Lights, Camera, Game Engine?
Using VR tech, I think I want to create a short film performance instead of my usual output of still images. I have a BTEC in Media moving image (ok, I was 16 and did 18 months of it before leaving due to health reasons), so I'm aware of the basic work flow of making a short film. It's been longer than I care to admit since then, so I wanted to refresh my memory on the process and also think about what considerations may be different when creating for a HMD over a flat screen.
On LinkedIn I found a video course by Emmanuel Henri, "Introduction to VR Filmmaking". There were principles that were relatively the same as I remembered them. Pre-production considerations consisted of story outline (what I would call a treatment), scripts and storyboards. Story boards have typically been used to plan and organise shot sequence, but in VR they can also be used to design environments, characters and props. These designs are then used to produce 3D assets, textures and lighting in game engines.
Game engines like Unity and Unreal Engine have been used in recent productions like Disney's Mandalorian and live-action Lion King to create believable man made environments and characters. I had not considered using a game engine. I had considered that creating a movie and playing it on a headset was going to be the same as creating for a flat screen, with an extra step added where I would just upload the video file to the HMD.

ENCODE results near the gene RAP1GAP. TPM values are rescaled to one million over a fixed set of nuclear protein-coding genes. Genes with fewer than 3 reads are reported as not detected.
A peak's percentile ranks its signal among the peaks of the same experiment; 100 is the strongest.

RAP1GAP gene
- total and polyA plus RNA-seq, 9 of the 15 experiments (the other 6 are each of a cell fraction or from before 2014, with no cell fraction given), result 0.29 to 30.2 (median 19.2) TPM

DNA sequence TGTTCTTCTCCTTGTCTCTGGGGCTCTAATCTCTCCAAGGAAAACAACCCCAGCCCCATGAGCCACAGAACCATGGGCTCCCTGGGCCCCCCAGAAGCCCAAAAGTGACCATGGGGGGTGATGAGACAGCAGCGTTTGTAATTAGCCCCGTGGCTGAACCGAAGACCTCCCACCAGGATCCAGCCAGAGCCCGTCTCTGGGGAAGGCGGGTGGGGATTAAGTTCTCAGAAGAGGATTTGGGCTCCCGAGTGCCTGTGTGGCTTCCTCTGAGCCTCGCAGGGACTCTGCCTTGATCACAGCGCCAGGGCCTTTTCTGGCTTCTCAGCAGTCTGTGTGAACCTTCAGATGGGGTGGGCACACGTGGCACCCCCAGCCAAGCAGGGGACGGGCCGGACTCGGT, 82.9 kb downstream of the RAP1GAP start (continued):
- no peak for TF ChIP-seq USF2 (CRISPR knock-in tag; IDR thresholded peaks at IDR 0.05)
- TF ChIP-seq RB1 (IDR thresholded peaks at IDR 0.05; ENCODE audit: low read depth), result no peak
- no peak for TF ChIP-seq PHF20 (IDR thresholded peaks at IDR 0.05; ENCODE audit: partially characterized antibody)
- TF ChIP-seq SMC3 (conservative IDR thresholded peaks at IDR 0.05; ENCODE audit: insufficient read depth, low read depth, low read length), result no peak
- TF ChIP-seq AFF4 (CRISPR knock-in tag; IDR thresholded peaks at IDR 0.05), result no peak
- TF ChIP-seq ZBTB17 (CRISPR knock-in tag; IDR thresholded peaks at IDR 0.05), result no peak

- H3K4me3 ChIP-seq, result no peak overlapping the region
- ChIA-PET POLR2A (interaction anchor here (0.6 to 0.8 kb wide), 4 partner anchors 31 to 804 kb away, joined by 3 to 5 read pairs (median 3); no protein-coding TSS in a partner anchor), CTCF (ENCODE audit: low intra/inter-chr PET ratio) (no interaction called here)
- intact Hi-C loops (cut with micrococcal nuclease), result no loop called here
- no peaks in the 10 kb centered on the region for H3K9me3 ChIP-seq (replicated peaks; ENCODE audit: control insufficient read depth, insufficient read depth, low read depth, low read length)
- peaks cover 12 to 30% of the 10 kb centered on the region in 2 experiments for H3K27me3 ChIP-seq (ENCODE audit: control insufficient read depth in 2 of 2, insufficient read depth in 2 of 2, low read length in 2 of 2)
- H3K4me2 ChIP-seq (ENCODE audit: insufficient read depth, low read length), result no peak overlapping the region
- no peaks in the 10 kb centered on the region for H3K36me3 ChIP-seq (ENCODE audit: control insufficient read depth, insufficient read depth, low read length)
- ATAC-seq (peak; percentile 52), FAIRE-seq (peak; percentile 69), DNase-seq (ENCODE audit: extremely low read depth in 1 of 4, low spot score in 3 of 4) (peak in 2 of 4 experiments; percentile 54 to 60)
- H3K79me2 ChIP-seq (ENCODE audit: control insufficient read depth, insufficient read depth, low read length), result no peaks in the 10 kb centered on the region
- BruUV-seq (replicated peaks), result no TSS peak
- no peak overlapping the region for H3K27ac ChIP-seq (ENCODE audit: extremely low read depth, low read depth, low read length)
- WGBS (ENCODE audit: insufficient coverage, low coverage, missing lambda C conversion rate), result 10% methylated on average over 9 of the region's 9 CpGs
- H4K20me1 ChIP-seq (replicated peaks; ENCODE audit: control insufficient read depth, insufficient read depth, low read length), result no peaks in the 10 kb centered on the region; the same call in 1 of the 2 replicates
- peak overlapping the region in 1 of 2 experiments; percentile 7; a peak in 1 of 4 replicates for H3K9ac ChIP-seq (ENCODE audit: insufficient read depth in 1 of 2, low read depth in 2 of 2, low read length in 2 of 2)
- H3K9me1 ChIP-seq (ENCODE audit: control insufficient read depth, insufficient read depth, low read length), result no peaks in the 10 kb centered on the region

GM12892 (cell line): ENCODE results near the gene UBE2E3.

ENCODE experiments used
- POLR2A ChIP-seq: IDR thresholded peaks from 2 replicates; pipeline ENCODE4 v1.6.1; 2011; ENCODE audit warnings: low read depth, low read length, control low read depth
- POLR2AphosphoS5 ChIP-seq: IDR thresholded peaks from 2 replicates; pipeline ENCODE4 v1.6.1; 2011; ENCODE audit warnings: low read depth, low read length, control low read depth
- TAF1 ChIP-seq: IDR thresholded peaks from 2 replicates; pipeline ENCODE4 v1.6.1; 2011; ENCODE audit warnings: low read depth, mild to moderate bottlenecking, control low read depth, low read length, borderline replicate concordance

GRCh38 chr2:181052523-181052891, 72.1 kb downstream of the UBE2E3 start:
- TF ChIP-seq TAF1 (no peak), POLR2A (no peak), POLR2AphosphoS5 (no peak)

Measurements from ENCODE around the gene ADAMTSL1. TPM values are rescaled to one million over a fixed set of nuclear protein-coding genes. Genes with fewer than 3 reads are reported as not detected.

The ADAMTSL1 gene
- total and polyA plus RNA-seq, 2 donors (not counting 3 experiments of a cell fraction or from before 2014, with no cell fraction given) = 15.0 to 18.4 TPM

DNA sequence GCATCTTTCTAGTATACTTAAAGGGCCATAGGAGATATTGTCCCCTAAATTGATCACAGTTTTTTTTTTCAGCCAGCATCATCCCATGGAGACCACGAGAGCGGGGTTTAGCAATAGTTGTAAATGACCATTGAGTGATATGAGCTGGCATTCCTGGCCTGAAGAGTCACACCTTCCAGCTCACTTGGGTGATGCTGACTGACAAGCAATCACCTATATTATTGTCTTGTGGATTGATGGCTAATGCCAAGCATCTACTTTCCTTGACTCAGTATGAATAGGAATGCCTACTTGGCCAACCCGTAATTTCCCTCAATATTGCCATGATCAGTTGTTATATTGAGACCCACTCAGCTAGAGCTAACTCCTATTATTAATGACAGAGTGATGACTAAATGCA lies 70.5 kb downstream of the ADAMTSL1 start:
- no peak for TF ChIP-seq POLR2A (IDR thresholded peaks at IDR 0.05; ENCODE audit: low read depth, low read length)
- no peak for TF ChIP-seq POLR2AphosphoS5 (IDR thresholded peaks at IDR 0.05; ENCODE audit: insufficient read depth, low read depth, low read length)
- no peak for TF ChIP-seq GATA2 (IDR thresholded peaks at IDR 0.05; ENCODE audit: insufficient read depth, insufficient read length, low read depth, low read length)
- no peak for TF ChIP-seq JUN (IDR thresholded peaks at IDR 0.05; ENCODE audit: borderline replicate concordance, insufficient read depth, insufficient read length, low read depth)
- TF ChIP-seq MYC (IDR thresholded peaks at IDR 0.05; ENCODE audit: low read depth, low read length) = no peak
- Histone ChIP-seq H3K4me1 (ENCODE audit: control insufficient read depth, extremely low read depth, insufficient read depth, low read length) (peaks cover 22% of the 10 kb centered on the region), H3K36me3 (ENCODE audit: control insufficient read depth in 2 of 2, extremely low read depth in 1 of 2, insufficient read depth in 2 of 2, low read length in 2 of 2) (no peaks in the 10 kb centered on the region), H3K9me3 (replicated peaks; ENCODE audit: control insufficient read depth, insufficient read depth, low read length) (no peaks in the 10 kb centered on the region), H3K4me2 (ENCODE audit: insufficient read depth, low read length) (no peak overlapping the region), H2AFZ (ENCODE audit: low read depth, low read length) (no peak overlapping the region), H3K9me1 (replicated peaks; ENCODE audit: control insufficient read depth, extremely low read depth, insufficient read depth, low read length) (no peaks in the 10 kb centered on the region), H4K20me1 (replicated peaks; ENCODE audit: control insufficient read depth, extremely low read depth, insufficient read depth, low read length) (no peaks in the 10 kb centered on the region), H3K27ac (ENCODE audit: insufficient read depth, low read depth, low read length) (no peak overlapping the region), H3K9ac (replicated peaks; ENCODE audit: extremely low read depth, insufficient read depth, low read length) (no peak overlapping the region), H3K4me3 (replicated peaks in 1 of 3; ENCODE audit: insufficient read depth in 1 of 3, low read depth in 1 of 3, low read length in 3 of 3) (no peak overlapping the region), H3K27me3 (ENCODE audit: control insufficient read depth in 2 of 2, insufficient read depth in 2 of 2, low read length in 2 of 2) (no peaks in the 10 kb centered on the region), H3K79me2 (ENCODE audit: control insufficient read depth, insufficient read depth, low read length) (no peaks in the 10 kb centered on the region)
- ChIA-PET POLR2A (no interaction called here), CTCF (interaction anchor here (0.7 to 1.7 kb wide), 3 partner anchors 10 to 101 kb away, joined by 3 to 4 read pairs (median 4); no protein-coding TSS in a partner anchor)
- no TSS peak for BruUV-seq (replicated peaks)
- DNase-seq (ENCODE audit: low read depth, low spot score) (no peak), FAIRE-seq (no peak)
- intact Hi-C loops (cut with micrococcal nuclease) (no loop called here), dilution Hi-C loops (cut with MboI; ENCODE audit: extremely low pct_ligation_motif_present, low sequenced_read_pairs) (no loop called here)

What I've learned from Henri's video is that I'm likely going to have to use a game engine to build in the elements from the performance (like audio/video/space) to create an immersive experience. This means I'm going to have to learn how to use a game engine. No pressure. I'm thinking that I'm not going to be able to create a "game" type experience, but perhaps its within my time frame to be able to create a basic app that will bring these elements together. Perhaps just as a "play" button that begins the experience. We'll see.
Beyond the considerations for creating film for virtual reality, Henri had some amazing notes on creating an engaging story.
Start with basic notes on your story and then edit to a final draft. Use final draft 11 software to create a script. Storyboard your script to plan shots and guide production. Storyboards also help you fix visual concepts for characters and environments.
A story should be in 3 acts. In act 1 you should learn about the character and foreshadow last act. The second act should move on from an event in the first act that moves you in to the second act, where the character deals with the event. This should feature many emotional changes and be 40-60% of the film. The third/final act should be initiated by a desperate event, where the character is forced to change/grow and resolve the situation.
I am in the process of creating a script. I can't see imagine much dialogue going in the script, but unlike my usual work, I feel this needs a timeline/structure. At some point I will post my free-writing exercise on the experience I want to represent in VR.